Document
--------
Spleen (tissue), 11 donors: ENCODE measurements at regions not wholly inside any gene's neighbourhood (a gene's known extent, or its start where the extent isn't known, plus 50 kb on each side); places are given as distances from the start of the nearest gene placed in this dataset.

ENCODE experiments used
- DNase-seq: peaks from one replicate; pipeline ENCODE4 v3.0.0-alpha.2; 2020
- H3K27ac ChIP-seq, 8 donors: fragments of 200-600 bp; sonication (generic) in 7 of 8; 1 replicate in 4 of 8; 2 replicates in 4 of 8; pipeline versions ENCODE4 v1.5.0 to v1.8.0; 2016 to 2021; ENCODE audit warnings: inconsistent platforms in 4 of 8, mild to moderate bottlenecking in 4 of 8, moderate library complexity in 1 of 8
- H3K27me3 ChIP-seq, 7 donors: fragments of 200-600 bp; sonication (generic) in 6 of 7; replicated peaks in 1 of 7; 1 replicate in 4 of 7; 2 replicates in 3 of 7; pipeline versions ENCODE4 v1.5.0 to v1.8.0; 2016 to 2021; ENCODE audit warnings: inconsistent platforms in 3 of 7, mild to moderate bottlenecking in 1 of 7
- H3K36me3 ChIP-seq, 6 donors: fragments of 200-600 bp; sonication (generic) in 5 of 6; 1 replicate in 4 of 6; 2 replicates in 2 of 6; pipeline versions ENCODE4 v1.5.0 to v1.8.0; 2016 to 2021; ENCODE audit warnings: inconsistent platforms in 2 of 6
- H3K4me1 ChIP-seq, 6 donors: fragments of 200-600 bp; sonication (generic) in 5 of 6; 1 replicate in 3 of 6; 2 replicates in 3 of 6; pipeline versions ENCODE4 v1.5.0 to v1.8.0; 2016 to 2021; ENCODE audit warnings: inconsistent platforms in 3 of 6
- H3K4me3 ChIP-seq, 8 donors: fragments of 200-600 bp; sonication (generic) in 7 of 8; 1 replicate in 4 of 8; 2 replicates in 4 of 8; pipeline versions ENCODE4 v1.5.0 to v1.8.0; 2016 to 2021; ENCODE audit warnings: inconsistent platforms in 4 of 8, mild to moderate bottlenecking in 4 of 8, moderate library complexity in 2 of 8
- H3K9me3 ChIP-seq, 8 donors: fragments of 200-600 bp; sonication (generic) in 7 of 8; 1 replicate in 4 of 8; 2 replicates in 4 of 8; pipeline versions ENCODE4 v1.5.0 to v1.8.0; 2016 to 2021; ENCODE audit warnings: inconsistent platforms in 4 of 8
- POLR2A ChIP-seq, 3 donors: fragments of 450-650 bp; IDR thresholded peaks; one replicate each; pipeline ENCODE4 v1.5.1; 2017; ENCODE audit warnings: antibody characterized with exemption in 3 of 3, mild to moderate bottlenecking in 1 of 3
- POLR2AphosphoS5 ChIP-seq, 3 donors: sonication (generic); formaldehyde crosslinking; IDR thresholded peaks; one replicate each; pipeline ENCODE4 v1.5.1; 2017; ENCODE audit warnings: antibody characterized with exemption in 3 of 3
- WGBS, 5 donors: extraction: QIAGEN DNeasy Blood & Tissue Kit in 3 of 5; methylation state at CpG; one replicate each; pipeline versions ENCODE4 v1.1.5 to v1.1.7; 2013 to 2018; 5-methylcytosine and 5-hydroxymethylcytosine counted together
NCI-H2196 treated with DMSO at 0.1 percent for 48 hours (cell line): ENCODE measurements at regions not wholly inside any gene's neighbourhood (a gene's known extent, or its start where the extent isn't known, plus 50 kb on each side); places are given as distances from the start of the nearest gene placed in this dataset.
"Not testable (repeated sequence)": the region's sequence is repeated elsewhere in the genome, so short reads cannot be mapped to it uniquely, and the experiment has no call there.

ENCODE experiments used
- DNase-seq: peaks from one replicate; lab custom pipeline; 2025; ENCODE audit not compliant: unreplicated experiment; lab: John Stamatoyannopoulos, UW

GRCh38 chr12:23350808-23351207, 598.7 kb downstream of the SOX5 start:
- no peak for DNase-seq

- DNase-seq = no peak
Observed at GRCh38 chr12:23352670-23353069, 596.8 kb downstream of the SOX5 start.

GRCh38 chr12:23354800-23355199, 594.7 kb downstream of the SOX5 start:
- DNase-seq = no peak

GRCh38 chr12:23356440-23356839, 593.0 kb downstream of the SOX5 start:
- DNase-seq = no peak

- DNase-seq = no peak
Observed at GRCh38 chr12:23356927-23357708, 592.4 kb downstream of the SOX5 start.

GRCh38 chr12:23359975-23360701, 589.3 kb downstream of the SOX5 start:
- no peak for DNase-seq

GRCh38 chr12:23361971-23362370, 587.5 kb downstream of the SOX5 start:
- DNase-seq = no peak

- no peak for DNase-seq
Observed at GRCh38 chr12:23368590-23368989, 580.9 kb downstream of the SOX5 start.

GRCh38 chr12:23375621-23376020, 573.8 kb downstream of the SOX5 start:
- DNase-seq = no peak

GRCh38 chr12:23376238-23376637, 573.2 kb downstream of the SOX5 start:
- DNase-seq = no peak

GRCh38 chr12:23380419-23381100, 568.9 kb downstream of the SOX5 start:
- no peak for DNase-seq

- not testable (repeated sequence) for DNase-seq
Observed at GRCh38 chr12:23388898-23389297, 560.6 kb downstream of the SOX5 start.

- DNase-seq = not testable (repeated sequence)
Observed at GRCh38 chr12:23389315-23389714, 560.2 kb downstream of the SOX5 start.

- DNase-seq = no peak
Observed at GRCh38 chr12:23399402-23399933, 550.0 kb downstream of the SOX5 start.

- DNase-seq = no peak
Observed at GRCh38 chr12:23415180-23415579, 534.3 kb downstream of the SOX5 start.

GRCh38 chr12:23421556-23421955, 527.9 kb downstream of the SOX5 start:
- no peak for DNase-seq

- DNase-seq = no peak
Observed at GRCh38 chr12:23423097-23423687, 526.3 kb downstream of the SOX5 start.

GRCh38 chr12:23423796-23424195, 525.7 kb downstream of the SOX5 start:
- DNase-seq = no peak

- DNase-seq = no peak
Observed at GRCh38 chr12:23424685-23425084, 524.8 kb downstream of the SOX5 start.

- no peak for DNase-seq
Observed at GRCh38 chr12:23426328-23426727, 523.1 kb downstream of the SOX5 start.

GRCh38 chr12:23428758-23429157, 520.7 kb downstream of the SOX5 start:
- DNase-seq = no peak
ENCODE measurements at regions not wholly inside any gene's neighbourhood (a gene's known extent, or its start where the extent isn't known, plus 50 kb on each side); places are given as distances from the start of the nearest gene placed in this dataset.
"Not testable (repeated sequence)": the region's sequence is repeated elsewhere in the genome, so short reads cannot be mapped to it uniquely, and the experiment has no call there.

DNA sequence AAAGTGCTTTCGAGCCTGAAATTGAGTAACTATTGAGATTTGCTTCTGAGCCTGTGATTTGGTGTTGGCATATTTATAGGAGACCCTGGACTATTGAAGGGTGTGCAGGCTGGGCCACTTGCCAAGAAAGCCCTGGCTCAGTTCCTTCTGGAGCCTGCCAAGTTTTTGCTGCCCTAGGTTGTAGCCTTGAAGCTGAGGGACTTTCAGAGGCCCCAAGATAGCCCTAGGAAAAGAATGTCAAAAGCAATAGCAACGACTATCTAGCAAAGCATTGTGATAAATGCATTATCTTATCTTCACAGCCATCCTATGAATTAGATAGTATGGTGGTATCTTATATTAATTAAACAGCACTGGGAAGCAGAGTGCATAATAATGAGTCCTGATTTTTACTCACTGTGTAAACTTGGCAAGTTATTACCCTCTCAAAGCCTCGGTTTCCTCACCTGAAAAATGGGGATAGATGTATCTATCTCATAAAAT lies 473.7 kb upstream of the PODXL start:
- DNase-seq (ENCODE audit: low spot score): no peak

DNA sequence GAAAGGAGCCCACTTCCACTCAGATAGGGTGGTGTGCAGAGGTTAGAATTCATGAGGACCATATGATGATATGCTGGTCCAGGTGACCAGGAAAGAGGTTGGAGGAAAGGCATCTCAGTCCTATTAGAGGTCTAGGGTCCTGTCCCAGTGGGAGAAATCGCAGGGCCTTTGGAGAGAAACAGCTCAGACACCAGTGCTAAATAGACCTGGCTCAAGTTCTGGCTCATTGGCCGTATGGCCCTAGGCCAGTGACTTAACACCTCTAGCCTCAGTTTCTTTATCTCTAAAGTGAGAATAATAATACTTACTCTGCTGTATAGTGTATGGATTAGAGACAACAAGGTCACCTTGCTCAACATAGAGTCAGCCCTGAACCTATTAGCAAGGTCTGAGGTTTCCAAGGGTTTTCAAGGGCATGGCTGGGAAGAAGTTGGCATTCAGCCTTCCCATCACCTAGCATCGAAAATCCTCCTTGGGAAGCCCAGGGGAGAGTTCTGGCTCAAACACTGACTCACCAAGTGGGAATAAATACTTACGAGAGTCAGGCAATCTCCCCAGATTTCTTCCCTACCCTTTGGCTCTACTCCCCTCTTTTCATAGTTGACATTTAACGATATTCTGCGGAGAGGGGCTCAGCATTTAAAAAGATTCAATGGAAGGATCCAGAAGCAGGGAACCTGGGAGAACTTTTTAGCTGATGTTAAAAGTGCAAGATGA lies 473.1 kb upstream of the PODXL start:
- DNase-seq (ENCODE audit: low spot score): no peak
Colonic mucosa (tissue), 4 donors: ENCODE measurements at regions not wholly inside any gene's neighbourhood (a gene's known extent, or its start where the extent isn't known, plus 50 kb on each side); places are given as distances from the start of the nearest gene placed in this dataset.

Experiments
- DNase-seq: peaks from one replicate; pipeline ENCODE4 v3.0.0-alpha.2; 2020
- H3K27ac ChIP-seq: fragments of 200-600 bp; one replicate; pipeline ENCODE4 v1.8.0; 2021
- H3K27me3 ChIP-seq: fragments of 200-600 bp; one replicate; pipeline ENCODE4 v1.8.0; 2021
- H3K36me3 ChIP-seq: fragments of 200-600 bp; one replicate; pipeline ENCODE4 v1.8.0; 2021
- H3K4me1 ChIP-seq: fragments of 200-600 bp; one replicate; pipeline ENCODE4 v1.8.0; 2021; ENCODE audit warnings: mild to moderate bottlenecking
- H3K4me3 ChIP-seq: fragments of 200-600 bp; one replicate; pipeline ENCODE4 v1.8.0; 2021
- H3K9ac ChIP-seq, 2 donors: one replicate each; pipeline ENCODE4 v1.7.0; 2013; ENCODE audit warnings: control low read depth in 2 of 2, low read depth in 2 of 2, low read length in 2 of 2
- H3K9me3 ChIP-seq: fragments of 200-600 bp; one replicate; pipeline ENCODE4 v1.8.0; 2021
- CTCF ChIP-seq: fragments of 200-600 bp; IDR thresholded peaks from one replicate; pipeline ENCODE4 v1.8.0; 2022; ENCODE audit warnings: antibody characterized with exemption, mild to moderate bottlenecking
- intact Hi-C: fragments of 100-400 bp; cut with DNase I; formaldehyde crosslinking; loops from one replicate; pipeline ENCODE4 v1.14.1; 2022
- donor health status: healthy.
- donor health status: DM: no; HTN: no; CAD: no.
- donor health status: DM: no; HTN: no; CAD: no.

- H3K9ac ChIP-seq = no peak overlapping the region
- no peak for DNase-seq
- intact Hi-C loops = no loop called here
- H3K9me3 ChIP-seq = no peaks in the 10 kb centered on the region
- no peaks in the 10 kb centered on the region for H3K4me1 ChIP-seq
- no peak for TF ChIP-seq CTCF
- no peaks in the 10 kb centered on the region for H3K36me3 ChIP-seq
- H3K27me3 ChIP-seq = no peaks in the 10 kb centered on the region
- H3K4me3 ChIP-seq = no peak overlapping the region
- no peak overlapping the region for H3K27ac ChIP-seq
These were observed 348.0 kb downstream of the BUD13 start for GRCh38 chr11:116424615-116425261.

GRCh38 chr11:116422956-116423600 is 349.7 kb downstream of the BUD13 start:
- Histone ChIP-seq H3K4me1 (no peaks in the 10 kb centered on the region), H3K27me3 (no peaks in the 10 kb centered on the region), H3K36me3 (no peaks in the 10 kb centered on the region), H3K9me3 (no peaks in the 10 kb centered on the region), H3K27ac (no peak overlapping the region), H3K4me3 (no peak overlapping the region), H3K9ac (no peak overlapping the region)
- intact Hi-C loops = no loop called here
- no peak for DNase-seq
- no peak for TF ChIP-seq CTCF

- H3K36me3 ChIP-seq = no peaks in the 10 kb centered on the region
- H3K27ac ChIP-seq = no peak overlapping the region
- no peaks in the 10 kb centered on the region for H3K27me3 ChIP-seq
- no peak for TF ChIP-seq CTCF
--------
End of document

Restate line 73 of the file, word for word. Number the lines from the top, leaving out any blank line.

- H3K9ac ChIP-seq, 2 donors: one replicate each; pipeline ENCODE4 v1.7.0; 2013; ENCODE audit warnings: control low read depth in 2 of 2, low read depth in 2 of 2, low read length in 2 of 2